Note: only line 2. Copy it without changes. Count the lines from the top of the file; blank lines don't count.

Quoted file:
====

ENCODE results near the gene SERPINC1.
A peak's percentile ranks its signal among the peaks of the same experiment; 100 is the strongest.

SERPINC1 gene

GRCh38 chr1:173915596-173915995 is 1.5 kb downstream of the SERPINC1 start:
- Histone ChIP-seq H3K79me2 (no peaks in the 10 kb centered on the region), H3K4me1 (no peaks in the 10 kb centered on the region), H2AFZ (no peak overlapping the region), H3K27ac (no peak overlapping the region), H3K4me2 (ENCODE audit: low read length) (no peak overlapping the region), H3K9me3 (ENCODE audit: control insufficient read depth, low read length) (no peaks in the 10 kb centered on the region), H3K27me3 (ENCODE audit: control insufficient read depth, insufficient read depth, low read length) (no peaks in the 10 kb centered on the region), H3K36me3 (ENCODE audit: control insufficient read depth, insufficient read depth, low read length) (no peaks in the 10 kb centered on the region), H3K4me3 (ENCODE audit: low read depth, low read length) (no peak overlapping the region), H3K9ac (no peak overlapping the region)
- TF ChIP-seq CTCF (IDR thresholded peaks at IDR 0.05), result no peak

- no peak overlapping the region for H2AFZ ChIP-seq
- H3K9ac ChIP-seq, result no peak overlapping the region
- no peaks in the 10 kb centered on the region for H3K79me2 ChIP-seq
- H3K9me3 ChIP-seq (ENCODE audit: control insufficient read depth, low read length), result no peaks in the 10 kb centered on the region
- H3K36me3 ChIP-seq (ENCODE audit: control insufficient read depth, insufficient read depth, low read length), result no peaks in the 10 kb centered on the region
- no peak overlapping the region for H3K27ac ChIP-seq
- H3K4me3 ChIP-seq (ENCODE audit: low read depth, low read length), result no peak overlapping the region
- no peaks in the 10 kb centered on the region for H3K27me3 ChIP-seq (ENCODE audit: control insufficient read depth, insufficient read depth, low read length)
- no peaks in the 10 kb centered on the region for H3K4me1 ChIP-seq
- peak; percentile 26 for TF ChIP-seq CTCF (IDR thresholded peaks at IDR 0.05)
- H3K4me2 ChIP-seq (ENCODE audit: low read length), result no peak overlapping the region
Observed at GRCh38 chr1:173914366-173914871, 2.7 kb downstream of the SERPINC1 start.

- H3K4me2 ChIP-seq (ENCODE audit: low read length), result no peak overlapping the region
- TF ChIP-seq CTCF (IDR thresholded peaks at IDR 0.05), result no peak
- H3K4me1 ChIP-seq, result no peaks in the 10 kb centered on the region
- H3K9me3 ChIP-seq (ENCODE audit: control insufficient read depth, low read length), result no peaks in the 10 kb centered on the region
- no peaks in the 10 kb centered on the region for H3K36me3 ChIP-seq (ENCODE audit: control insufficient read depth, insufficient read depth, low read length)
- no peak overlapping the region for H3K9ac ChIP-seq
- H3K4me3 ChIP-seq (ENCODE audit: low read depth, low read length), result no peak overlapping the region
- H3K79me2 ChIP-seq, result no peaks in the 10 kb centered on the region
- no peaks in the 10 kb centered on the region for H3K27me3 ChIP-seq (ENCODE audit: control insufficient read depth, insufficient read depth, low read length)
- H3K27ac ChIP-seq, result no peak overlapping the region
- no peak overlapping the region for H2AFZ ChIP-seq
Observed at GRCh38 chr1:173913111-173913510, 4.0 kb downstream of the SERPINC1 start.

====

A peak's percentile ranks its signal among the peaks of the same experiment; 100 is the strongest.